The BEST FILMS of 2003, BEST MOVIES of 2003. By Rob Blackwelder ©SPLICEDwire

Lost in Translation
Courtesy photo

The one that got away
(technically 2002)

Honorable Mentions

BEST films of 2003 (you are here)
WORST films of 2003
Awards Coverage
SF Film Critics Circle
Golden Globe winners
Nomination predictions
2003 Oscar noms
WINNER predictions
2003 Oscar winners

Previous years (1995-2002)

A scene from 'Girl With a Pearl Earring'
"Girl With a Pearl Earring"

A scene from 'Pirates of the Caribbean'
"Pirates of the Caribbean"

A scene from 'The Triplets of Belleville'
"The Triplets of Belleville"

A scene from 'Thirteen'

A scene from 'Monster'
Sofia Coppola's lyrically moody second feature is the best film of 2003, and Scarlett Johannson stars in both No.1 and No.2

By Rob Blackwelder

This has been the worst year at the movies since I became a film critic eight years ago. Until last week, I'd given only one movie a four-star rating: "Lost in Translation," the sublimely personal, exceptionally fine-tuned second feature from writer-director Sofia Coppola ("The Virgin Suicides"), who paints an esoteric yet emotionally intimate portrait of a bond blossoming between two reluctant tourists who are spiritually adrift in the buzzing, capricious chaos of Tokyo.

But then last week, as if by design, the star of that film -- incredibly gifted and radiantly melancholy Scarlett Johannson -- arrived in theaters again in a remarkably different guise to help renew my sense of cinematic wonder in "Girl With a Pearl Earring," a masterpiece film that imagines the story behind Johannes Vermeer's masterpiece painting of the same name.

Other than the technically-from-2002 "Russian Ark" -- a groundbreakingly experimental and utterly surreal historical epic that was shot in one uninterrupted, mind-boggling 93-minute take as it passes dreamlike through three centuries of Russia's royal past -- there were barely a handful of movies memorable and unimpeachable enough of being called the Best of 2003. So along with those seven titles described below, I gladly pay homage, by way of honorable mention, to another batch of movies that may be slightly less magnificent, but will certainly stand the test of time with their endearing and enduring entertainment value.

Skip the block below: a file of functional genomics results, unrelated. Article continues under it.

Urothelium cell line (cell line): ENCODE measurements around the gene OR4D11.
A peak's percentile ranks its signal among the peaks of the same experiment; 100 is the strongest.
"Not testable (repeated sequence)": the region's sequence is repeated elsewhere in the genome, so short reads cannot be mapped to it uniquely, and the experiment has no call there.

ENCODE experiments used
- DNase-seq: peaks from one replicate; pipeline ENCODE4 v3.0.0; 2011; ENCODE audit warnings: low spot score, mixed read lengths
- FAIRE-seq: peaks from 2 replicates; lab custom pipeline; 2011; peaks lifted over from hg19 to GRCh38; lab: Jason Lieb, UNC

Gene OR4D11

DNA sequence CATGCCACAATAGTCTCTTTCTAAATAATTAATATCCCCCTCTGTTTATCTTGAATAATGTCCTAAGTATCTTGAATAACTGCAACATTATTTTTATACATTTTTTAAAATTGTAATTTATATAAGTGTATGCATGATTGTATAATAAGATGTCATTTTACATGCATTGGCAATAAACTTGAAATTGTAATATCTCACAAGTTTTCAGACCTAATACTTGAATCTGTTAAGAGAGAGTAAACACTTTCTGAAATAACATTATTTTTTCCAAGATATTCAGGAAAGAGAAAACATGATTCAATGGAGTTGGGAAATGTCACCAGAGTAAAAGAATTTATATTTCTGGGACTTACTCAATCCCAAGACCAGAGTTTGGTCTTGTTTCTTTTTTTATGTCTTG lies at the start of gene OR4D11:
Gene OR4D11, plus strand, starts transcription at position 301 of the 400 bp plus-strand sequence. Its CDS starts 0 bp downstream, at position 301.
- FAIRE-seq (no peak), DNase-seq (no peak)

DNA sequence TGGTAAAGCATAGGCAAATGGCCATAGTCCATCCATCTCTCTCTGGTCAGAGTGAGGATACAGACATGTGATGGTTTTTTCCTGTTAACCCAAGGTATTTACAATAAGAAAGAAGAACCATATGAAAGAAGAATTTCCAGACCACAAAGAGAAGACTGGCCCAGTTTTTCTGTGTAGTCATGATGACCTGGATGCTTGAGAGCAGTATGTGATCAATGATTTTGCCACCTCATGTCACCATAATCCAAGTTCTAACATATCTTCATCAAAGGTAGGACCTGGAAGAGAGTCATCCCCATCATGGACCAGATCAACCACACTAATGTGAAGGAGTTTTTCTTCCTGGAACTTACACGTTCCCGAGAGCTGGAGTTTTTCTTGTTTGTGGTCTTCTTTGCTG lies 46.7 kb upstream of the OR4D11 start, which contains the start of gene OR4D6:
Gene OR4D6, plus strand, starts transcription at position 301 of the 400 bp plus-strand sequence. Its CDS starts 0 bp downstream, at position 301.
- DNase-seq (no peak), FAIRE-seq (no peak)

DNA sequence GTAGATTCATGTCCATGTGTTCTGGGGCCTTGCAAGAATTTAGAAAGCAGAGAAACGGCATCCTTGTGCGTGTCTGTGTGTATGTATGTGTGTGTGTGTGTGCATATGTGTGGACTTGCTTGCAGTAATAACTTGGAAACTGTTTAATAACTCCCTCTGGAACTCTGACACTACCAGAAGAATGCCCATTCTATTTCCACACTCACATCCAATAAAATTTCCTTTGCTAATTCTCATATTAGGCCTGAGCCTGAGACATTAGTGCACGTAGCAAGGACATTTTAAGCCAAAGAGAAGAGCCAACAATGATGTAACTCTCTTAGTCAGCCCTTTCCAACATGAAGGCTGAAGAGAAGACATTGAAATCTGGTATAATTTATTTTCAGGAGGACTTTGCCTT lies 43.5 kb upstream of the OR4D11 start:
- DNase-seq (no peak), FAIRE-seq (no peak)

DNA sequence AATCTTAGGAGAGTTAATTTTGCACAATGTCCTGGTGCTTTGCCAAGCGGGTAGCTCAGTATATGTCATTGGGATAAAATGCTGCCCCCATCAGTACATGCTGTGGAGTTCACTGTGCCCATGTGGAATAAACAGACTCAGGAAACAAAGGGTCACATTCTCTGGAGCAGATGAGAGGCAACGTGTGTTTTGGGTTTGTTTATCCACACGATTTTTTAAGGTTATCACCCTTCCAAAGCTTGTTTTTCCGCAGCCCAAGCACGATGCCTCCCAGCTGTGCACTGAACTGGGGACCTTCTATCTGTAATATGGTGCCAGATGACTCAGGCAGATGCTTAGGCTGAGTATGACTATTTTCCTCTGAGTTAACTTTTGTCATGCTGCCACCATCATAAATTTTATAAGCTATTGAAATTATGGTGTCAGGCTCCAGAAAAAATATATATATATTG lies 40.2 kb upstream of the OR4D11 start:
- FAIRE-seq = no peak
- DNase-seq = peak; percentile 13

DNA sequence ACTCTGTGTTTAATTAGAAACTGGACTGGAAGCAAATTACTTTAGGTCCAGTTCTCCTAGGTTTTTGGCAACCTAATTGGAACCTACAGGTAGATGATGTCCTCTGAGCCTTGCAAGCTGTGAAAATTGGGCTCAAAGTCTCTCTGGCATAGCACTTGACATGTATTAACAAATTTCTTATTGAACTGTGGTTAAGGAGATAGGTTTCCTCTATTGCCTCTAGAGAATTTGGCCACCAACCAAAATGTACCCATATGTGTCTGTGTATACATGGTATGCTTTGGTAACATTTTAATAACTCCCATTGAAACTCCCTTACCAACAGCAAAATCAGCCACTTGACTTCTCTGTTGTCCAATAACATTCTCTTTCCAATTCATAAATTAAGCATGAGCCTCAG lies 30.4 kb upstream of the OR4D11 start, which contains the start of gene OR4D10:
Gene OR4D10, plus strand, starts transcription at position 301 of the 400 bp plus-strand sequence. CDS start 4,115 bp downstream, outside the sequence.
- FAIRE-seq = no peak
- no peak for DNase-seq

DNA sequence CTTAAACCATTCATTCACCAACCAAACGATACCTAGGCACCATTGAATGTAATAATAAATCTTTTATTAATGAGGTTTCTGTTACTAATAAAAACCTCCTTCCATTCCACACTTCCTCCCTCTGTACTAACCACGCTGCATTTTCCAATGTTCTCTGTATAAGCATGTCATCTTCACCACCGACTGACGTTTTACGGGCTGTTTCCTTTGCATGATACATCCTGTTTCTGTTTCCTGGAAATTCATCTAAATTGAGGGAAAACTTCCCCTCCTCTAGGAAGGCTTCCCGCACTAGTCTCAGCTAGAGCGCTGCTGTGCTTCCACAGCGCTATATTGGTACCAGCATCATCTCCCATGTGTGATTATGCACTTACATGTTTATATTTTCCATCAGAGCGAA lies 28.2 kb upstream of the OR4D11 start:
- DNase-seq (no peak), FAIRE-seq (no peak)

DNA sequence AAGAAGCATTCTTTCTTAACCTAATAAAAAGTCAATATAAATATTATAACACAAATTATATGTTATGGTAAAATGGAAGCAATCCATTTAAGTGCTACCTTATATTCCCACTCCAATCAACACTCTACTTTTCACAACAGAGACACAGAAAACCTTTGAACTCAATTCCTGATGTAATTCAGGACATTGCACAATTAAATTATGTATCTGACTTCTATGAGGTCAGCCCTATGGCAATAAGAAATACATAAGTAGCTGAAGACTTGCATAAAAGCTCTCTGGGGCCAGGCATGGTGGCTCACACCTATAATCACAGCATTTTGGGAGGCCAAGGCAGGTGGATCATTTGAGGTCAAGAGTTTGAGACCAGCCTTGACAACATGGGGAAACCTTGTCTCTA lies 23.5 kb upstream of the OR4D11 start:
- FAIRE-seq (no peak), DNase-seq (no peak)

So without further ado...


Extraordinary in its lovely lyrical simplicity, Coppola's seemingly effortless, flawlessly fluid command of this unforgettable film's moods and unspoken emotions is pure cinematic bliss. Driven by evocative connections and captured moments between an unhappy young newlywed (pensive, sadly beautiful Johansson) and a weary, fading Hollywood star (the unexpectedly vulnerable, empathetic middle-aged Bill Murray) -- two spiritually adrift souls drawn together by mutual ennui and incongruity within their own lives and the culture around them -- "Translation" is a platonic romance of wonderfully, strangely life-affirming melancholy. Coppola and her stars tap into these characters so deeply that at times it feels as if they're whispering their most intimate feelings in our ears.

Director Peter Webber has such a mesmerizing command over the emotional resonance of this transporting period piece that there are moments in the picture so evocative, so stunning that they literally make you hold your breath. Johansson is even more enthralling here as the tentative, spellbound young housemaid who becomes muse and artistic confidant to the 17th century Dutch master (the solemnly magnetic Colin Firth), much to the lascivious pleasure of his Machiavellian patron (Tom Wilkinson) and to the jealousy of his vulnerable, volatile wife (Essie Davis). Full of imaginative Vermeer-inspired imagery, Webber's fluid command of the film's unspoken passions is heady and potent as Johansson and Firth build a halting but inescapable yearning between them that is tested by the thorny circumstances that lead to his painting of her portrait and the acquisition of the famous earring at its focal point. "Girl With a Pearl Earring" is so vivid in its depth and breadth that it's hard to imagine ever looking at the painting again without being influenced by the film.